“Is the summit on top?”
“How come I can still breathe this high up?”
“This is my first time up Mt. Washington. What am I supposed to do now?”
We teachers tell students, “There are no silly questions.” But rangers on top of New England’s highest peak might begin to wonder.
Four years ago, Mike Pelchat, manager of Mt. Washington State Park, posted a list of actual questions asked by tourists at the summit information desk of Mt. Washington. The list is absolutely phenomenal.
“Are those clouds on a time schedule?”
“How often do you fire the fog horn?”
“Does the altitude make kids crazy?”
These questions aren’t just silly; they’re surreal. And when you think about it, that’s hardly surprising. For the average summer tourist, being transported to the summit of 6,289 foot-tall Mt. Washington is basically a surreal experience. Being a hiker myself, it’s easy to forget that most visitors aren’t. They’re not arriving at the top after hours of gradual ascent and immersion in nature. They’re not carrying maps, they’re not following trail blazes, and they certainly aren’t well-versed the alpine hiking environment:
Who cut down all the trees up here?
Boy, the visibility is over 90 mph!
Hikers — most of them — are at home in the mountains. Or at least they learn to be after a few hours of suffering up the Ammonoosuc Ravine or the Tuckerman’s Ravine Trail. Not so with most summer visitors. They are basically alien beings transported as they are straight to the top in a matter of minutes via the cog railway or their car. Yes, it must be surreal. So much so that it’s easy to forget important things, like where you are in the United States:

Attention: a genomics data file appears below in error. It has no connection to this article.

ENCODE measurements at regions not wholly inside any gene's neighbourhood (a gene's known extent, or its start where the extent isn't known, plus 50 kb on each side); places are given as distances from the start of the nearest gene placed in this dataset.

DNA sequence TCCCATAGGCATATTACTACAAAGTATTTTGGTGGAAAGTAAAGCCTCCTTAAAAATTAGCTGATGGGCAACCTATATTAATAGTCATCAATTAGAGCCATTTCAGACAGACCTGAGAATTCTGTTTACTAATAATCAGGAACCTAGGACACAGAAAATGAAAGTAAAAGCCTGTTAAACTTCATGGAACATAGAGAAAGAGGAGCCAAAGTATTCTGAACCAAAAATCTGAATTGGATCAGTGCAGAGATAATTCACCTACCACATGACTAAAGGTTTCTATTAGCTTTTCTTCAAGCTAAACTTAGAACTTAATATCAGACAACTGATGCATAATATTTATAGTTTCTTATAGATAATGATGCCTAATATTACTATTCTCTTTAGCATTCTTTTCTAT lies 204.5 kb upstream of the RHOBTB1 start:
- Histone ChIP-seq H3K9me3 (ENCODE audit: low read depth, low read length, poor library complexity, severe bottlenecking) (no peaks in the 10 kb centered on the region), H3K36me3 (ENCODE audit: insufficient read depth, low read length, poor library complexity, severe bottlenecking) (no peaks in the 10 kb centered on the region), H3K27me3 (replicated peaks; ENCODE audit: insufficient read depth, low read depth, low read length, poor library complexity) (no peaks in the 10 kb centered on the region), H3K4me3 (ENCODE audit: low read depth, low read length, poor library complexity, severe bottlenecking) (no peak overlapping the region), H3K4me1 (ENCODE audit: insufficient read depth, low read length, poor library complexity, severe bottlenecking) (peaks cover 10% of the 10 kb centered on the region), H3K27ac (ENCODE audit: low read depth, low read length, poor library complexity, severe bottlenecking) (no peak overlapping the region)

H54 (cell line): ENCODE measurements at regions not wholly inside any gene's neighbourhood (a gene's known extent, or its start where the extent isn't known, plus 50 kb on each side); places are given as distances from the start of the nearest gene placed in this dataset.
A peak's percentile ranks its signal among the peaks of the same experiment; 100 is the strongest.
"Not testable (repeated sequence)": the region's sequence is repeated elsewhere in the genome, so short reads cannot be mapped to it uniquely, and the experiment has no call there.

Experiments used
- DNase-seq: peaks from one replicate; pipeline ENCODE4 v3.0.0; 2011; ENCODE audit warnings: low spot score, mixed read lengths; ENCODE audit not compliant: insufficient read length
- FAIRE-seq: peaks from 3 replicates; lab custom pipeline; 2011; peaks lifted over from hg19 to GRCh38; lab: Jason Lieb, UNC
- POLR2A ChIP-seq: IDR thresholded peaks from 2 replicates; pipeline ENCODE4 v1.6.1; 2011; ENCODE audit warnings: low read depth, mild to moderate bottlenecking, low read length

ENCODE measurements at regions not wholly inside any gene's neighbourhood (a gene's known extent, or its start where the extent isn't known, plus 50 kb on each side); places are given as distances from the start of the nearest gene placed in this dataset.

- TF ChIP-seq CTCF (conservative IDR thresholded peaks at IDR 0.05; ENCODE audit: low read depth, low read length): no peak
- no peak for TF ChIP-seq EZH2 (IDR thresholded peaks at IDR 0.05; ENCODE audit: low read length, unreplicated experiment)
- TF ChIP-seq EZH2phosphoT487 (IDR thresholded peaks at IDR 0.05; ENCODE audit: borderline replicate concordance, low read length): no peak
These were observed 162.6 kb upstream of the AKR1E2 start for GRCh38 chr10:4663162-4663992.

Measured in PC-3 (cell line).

“Hiker to Mom on phone: “’I’m on Mt. Washington, New Jersey!’”
“Which of those mountains out there is Everest?”
You say that is the ocean we’re looking at out there. Which one?
Sometimes they are so disoriented that they think they’re actually at other famous places, halfway across the country:
“Where are the presidents’ faces carved into the mountain?”
“If I mail this postcard here will it be postmarked Mt. Rushmore?”
Surely these people have lakes and rocks and mountains — you know, nature — in some form back home, but stepping wide-eyed from the train on top of a giant peak seems to make them forget the basics:
“How do they keep the Lakes of the Clouds filled?”
“Are these rocks real? I can’t imagine anyone carrying them up from the bottom.”
“Is there any danger of this mountain erupting while I am on it?”
Can you imagine being the ranger who is asked these questions? It’s probably a little bit like being that poor devout Christian guy on my hall during the first week of college when the rest of us were discovering cheap vodka. These tourists get some weird ideas in their heads:
“Can you drink the water out of the toilets?”
“Does the wind get so high that you don’t let people under a certain weight out of the building?”
“Is there a one hour time difference between here and the bottom of the road?”
But it must be hard to get too upset. A lot of their questions have a child-like innocence. They remind me of the kinds of questions I was asked that time I substitute taught in a kindergarten class:
“Where does the air stop?”
“Did they start building the road from the bottom or the top?”
“Do you ever see bears in the woods? Yes. What state are they from?”
Years ago I hiked Killington Peak in Vermont in the summer and was surprised to find a steady stream of men and women in fashionable-looking clothing, designer boots, short skirts, and even high heels milling around the summit, until I remembered that the summit gondola, hidden just below us, ran all summer. Anyone who has hiked Killington, or Mt. Washington — or anywhere with easy car or lift access — has seen these people and can picture their conversations. It’s not hard to imagine them sidling over to the information desk and saying:
“You claim this place has the world’s worst weather; I always thought Philadelphia did.”
The full list is here. Enjoy.